This past spring, Wesley Seminary held its graduation service here at the Cathedral. In a powerfully prophetic sermon, the Methodist bishop of Ohio admonished the newly minted seminary graduates to immerse themselves fully in the messiness of humanity and not to become professional church types who hide behind the trappings of ecclesial office, mostly removed from the physical, spiritual, and justice needs of God’s one family. Discipleship calls us to lives of engagement and interconnectedness with the world. In our self-sufficient culture, discipleship calls us to acknowledge our dependency upon God and one another.

Another thing Jesus tells us in today’s gospel is that discipleship requires letting go of a lot of our baggage. John Wesley insisted that his Methodist circuit riders travel light. He knew that our accumulation of stuff has a way of hindering us. This is a hard directive for many of us. Our culture preaches relentlessly that our happiness and identity are found in the accumulation of our things. Our consumer “gospel” legislates worth based on material success. This affects and controls each of us to varying degrees. I don’t think you can live in this culture and escape this focus on the material. This “gospel” represents the greatest competition against the kingdom of God as the primary motivation for our lives. It is why Jesus says in the actual Gospels that we cannot serve two masters.

Jesus also warns that his disciples are sure to face resistance. They are like lambs venturing into the midst of wolves. As they enter another’s home, they are to say “Peace to this house!” They are graciously to accept the hospitality of their hosts and not to get caught up in scruples concerning ritual cleanliness of the food provided. In places where they are accepted, they are to cure the sick and proclaim that the kingdom of God has come near. But in towns where they are not welcomed, they are to move on. There are not to argue or attempt to coerce people into discipleship.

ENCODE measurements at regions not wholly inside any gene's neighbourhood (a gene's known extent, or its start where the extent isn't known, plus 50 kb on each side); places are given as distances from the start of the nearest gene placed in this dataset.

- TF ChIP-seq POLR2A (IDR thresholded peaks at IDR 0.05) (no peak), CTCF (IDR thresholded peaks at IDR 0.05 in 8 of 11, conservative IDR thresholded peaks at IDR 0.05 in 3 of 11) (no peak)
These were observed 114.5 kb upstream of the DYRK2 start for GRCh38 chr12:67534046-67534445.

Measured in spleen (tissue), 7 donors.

Steve Kelsey, an Episcopal priest who has written extensively about the difference between ministry and discipleship, reminds us that the word ministry is rooted in the concept of servanthood. Jesus’ instructions to the twelve and to the seventy are primarily about servanthood, rather than a specific set of skills needed for ministry. Too often in the church today the notion of ministry is understood as supporting the institutional work of the church, usually by trained professionals. A colleague of Kelsey’s writes, “The ministry model of hiring a few folks to do ministry while the rest are ministered to, is the most ungodly and unbiblical model I can think of, and it exists throughout the Church. We will never mature as Christian congregations, or carry out God’s mission, so long as we neglect the gifts and ministry of all believers.”

Discipleship, on the other hand, is about all of us, regardless of our status in the church. Discipleship is about daily living out our baptismal vows to proclaim by word—and by example—the Good News of God as we know it in the life and ministry of Jesus, to love neighbor as self, and to strive for justice and peace among all people, respecting the dignity of every human being.